Fox News poll: at the end of the decade, not to impress voters

in the vicinity ofthe video of the democratic presidential candidates weigh in Trump indictment before the debate

Joe Biden used impeachment to ask supporters for money; Peter Doocy reports from Los Angeles.

In a year that saw many historical events, including the impeachment of the incumbent President for only the third time in the history of the United States, the voters are mixed, like America, has been the last 12 months.

According to the latest Fox News poll, released Thursday, 37 percent of the voters think that 2019 was a good year for the United States, while almost the same number, say 38 percent, it was bad. Last year, 40 percent said good, and 43 percent of the poor (December 2018).


Twenty percent are unsure of how the year a 7-point increase from last year went to work for the country.

Those who think least likely, it was a good year for Democrats (13 percent), black voters (21 percent), and voters under 35 years of age (27 percent) include.

Republicans (65 percent) and white Evangelical Christians (50 percent) are among the most likely, the year was good for America.

The voters feel better about how things went for you personally: 47 percent say that 2019 was a good year for your family, versus 26 percent who say it was a bad year. About 22 percent have mixed feelings.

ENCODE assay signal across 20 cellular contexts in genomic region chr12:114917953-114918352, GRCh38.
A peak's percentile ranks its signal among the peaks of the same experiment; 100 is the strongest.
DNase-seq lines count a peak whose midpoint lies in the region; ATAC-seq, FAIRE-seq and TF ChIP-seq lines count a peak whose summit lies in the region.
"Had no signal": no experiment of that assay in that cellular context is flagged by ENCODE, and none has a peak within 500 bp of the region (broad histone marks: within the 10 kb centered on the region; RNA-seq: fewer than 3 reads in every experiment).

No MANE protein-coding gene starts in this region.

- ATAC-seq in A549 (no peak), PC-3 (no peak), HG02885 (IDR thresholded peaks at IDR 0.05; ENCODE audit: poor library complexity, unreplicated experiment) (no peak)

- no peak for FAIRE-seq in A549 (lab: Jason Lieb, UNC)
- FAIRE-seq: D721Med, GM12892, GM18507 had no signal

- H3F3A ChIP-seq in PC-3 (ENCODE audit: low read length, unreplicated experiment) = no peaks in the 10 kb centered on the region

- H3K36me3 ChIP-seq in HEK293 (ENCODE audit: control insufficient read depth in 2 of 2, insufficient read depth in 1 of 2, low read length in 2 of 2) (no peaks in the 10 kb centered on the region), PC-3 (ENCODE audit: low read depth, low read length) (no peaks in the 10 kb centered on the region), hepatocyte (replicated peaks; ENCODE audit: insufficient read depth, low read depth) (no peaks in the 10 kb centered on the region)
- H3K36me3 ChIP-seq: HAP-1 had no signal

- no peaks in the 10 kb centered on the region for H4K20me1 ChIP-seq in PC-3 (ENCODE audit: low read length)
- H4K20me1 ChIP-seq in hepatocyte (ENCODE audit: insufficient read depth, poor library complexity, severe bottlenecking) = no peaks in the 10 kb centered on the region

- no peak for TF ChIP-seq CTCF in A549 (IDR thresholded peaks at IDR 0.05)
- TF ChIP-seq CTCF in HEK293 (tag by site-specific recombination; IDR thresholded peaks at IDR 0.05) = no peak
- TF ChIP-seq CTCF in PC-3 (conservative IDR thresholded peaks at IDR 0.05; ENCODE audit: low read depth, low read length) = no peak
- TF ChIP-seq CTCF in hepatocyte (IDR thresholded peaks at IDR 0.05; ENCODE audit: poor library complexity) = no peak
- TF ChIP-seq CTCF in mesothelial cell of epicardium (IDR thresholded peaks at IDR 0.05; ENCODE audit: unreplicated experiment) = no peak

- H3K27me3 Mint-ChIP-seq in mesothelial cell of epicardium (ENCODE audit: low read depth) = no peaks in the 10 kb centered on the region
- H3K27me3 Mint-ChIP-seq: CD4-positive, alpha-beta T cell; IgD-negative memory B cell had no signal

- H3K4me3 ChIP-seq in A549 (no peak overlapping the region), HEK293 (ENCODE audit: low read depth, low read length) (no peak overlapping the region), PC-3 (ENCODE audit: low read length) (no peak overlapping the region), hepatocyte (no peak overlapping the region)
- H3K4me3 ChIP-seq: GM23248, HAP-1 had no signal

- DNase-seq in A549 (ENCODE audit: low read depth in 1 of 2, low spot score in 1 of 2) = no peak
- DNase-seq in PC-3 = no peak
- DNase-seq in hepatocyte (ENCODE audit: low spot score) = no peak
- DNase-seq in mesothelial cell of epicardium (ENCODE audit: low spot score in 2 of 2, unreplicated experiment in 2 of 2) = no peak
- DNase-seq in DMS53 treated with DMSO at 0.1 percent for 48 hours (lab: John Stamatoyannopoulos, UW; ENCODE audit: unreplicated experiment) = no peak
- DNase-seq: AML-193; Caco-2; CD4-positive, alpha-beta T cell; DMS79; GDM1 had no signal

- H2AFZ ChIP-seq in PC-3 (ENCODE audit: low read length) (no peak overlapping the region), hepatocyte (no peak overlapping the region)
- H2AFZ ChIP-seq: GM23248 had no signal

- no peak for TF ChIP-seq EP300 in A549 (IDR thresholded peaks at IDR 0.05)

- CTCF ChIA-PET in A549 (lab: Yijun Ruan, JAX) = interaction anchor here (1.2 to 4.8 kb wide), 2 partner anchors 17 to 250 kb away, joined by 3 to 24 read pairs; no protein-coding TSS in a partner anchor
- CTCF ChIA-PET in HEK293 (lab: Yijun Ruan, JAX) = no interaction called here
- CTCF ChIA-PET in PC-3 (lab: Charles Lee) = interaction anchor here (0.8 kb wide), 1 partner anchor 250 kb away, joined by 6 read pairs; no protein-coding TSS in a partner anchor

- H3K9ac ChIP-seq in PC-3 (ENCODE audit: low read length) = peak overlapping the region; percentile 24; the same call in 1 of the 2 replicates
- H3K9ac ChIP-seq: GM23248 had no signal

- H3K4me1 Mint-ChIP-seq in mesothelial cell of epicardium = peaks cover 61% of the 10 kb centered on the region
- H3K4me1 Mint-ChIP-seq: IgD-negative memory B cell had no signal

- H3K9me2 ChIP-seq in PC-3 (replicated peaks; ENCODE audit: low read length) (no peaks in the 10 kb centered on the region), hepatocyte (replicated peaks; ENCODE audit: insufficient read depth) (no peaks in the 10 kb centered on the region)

There are some warning signs, though: this is the first time in seven years that less than half of say the year was a good one for you.

The last time voters were this negative in 2012 (42 percent good year / 41% bad) was. The lowest rating was a decade ago: only 34 percent were satisfied with the way things went for you in the year 2009.

The shifts since 2012 are mostly of a political nature: the Democrats, were more satisfied with the year 2012 as the year 2019 to 28 points (57 percent vs. 29 percent), while Republicans have 41 points are, say, in 2019, your years (28 percent vs. 69 percent today).


Still, if the voters are asked to reflect on four years ago compared to today, you will say to more likely to that your family is better (34 percent) than worse (23 percent).

However, the largest number say that their life is the same (41 percent).

December 8-11, 2019, under the joint leadership of the Beacon research (D) and Shaw & Company (R), this Fox-News-poll interviews with 1,000 randomly selected voters contains nationwide, spoke with a live Interviewer on both fixed-line and mobile phones carried out. The survey has a margin of sampling error of plus or minus 3 percentage points for all registered voters.

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